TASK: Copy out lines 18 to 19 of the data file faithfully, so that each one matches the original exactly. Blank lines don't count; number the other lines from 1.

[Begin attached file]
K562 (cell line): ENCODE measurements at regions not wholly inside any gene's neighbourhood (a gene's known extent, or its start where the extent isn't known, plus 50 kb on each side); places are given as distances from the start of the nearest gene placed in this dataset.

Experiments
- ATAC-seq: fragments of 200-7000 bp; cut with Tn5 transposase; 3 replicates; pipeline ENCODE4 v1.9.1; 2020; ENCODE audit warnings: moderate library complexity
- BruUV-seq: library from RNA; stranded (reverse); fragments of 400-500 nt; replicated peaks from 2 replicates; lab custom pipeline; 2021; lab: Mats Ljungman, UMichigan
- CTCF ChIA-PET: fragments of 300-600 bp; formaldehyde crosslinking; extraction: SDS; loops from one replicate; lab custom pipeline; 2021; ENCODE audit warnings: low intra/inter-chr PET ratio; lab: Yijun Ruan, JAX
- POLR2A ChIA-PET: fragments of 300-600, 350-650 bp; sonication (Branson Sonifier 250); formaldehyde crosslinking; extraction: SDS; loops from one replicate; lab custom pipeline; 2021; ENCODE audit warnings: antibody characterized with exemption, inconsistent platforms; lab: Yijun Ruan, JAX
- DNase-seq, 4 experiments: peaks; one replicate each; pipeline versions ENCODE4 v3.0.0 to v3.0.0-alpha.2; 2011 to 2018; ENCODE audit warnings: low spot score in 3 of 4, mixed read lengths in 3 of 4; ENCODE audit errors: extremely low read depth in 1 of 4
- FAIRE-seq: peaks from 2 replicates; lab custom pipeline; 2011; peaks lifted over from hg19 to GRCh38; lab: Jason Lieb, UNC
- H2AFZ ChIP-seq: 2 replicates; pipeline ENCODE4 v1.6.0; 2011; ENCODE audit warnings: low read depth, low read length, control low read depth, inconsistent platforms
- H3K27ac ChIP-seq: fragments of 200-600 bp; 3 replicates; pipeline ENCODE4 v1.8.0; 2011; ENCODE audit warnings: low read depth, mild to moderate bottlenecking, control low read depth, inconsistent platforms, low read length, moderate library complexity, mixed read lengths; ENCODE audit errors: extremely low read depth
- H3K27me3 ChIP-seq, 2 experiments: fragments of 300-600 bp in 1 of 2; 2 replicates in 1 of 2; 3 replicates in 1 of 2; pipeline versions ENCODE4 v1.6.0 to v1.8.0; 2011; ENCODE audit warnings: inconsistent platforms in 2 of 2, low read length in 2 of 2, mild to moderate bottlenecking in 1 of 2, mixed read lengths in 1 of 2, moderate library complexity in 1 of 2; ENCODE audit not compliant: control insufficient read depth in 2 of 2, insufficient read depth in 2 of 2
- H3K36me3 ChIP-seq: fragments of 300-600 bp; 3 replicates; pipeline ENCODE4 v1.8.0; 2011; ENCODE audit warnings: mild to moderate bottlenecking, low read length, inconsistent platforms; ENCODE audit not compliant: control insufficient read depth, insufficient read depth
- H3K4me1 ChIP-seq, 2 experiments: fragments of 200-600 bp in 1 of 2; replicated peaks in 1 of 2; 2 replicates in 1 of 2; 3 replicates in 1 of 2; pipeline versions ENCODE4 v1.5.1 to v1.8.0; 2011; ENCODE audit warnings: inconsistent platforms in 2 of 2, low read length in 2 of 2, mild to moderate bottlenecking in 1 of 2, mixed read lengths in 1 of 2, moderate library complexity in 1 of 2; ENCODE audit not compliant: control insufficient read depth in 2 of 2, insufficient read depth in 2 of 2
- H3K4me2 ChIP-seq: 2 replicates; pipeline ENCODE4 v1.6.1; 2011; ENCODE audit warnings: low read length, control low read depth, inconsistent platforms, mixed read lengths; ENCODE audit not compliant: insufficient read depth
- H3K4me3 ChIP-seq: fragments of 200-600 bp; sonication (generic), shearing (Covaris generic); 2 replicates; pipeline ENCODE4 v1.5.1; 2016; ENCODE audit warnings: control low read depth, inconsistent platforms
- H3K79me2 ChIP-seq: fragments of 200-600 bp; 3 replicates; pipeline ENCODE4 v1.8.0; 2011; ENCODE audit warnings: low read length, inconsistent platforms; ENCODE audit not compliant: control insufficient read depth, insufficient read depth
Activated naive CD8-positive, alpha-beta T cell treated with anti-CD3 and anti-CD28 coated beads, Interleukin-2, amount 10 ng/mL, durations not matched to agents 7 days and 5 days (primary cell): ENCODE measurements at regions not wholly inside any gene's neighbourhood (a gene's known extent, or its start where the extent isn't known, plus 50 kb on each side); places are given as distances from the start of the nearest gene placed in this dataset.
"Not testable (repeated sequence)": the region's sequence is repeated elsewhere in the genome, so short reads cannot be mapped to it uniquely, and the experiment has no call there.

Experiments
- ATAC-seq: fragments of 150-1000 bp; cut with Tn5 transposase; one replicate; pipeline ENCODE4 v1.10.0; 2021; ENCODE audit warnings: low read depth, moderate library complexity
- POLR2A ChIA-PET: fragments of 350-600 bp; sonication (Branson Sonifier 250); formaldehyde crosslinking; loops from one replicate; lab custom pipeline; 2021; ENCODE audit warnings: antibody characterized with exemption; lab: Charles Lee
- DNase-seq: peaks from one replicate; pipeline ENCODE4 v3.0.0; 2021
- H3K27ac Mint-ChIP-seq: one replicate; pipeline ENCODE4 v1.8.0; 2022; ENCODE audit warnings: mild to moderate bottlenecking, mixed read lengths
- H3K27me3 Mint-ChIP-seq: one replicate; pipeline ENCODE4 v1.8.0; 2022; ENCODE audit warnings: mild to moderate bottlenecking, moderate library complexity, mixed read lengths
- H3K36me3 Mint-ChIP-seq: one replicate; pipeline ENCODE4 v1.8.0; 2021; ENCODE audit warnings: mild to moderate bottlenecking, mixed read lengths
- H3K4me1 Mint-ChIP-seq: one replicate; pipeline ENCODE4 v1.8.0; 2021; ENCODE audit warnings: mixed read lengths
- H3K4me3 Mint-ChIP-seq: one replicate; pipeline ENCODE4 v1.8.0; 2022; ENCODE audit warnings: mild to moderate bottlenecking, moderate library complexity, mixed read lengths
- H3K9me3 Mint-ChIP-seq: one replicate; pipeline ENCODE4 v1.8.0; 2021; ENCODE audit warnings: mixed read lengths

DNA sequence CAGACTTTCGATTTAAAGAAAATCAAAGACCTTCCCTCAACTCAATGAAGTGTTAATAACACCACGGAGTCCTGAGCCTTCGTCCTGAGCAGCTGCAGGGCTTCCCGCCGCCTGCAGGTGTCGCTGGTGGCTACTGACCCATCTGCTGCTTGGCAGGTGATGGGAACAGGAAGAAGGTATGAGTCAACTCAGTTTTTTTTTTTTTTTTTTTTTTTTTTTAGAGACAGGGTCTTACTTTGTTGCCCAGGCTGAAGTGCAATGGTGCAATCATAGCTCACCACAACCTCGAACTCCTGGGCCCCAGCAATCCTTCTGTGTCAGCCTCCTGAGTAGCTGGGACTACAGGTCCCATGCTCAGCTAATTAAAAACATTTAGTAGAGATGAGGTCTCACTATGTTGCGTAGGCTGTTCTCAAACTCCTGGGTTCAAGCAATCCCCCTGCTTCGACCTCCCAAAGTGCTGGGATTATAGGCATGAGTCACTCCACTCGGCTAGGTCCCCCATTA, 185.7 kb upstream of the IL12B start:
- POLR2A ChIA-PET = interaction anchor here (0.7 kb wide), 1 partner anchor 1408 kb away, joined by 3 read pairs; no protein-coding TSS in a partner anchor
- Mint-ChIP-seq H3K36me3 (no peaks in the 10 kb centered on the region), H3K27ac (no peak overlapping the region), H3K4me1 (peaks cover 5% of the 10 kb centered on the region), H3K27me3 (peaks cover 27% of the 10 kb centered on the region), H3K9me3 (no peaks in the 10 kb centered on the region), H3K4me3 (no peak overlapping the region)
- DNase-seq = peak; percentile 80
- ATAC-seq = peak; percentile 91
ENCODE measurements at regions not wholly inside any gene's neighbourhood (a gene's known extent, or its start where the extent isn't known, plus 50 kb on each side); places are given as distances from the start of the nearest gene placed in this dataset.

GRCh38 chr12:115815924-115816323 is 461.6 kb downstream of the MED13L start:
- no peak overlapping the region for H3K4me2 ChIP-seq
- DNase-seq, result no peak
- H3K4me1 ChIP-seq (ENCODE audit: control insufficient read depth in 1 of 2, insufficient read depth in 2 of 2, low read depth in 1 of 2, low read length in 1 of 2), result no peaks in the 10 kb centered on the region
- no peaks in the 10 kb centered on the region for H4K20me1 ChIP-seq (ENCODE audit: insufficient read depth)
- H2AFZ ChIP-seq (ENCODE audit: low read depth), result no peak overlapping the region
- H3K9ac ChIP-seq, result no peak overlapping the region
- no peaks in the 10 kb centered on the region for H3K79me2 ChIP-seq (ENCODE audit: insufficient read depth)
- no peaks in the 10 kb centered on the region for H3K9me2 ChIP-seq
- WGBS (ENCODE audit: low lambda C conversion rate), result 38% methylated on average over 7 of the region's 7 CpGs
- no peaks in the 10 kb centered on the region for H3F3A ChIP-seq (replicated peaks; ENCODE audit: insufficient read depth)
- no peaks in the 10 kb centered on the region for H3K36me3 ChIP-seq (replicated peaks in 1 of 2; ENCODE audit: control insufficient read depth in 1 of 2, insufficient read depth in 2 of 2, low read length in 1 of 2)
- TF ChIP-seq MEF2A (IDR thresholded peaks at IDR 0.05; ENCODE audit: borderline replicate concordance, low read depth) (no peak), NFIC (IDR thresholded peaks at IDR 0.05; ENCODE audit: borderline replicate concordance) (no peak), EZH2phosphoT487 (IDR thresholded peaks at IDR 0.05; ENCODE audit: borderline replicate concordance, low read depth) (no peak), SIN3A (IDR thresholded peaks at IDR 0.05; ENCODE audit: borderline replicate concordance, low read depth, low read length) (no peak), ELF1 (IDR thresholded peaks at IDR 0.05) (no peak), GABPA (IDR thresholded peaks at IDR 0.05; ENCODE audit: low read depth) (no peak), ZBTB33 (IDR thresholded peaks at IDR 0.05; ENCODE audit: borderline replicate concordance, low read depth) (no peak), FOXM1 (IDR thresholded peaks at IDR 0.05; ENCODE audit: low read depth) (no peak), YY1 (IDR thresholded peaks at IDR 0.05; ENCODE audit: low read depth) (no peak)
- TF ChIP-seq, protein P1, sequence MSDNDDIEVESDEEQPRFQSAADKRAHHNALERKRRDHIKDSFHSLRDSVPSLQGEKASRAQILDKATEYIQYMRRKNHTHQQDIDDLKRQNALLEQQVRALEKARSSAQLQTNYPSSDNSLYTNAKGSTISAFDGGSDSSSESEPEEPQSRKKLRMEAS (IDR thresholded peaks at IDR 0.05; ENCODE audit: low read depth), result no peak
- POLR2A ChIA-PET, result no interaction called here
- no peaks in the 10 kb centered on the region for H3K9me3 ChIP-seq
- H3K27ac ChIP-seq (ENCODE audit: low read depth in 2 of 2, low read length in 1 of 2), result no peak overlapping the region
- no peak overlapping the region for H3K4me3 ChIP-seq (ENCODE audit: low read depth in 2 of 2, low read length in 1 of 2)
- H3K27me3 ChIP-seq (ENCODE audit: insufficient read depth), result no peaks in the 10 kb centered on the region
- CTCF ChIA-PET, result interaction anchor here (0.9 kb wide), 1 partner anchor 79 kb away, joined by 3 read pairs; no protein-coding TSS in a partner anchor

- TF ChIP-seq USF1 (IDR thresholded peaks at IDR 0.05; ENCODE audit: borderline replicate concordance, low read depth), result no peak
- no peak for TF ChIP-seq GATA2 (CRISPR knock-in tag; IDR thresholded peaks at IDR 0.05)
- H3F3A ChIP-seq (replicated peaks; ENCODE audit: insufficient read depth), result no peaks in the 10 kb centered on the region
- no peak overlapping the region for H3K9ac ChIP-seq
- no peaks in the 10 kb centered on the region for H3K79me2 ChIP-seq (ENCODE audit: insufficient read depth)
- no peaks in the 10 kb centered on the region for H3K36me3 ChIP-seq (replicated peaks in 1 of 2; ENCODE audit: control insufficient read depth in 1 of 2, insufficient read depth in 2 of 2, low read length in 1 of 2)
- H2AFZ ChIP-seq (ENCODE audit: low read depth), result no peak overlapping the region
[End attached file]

"Not testable (repeated sequence)": the region's sequence is repeated elsewhere in the genome, so short reads cannot be mapped to it uniquely, and the experiment has no call there.

Experiments